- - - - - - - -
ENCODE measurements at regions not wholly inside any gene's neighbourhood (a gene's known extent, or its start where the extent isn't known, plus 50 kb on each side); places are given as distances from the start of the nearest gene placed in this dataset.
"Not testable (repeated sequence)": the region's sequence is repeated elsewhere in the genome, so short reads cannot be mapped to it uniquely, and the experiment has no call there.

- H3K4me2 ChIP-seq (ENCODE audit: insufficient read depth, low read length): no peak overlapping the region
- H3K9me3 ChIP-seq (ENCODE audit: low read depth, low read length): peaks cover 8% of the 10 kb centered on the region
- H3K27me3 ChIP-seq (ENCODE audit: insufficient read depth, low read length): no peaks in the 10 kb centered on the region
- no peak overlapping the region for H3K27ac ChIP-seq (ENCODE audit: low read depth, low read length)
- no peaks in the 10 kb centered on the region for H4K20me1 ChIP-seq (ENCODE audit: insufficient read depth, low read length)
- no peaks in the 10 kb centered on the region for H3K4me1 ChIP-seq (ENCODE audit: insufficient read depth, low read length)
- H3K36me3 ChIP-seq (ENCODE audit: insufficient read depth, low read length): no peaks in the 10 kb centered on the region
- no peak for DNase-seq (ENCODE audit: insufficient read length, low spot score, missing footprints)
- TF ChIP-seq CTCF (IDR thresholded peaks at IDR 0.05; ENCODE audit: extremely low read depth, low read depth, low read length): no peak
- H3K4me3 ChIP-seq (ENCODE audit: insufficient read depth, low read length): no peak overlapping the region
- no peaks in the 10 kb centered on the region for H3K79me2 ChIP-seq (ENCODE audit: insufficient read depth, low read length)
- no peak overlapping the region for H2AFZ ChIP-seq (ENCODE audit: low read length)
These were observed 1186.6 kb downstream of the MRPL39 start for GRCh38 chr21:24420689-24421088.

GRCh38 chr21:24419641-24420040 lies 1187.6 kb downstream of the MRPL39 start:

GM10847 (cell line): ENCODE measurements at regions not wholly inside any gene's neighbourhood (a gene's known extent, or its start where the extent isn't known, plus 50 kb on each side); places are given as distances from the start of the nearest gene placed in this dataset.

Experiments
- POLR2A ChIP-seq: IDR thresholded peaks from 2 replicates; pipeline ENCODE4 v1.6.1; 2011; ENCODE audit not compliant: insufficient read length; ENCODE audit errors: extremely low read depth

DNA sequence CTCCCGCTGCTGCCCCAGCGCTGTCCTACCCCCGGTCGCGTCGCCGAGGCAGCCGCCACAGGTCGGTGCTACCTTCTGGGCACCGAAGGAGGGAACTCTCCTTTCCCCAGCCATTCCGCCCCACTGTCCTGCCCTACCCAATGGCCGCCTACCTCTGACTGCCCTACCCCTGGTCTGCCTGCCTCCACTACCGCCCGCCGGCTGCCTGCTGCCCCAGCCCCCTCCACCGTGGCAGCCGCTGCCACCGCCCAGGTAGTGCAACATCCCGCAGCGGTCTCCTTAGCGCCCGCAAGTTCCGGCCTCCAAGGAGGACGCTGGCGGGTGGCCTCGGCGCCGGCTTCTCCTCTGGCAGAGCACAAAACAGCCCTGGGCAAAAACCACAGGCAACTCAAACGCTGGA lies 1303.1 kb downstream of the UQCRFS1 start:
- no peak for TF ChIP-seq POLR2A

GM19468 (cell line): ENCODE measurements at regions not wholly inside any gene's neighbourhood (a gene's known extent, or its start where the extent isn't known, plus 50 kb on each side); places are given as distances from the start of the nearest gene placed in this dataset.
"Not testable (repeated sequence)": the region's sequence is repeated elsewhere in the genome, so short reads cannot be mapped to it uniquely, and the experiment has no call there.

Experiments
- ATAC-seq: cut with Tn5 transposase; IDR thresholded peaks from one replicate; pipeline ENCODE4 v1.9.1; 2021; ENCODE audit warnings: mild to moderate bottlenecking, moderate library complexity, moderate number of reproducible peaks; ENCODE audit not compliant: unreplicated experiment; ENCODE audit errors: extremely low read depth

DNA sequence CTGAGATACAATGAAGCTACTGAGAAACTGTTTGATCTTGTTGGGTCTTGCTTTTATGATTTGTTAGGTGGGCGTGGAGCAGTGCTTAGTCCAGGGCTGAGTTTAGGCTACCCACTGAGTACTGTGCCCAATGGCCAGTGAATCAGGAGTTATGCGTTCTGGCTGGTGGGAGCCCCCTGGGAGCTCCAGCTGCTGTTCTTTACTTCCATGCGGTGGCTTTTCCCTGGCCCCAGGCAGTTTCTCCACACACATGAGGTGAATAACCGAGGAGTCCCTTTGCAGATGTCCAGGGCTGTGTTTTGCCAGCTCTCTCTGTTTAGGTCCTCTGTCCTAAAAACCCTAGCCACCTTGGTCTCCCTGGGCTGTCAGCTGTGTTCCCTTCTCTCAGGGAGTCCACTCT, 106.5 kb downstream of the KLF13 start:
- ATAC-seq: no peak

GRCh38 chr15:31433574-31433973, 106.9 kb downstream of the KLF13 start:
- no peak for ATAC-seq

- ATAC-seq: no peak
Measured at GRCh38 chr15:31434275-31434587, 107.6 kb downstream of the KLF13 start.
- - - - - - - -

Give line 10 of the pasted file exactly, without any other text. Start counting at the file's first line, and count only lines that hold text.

- no peak for DNase-seq (ENCODE audit: insufficient read length, low spot score, missing footprints)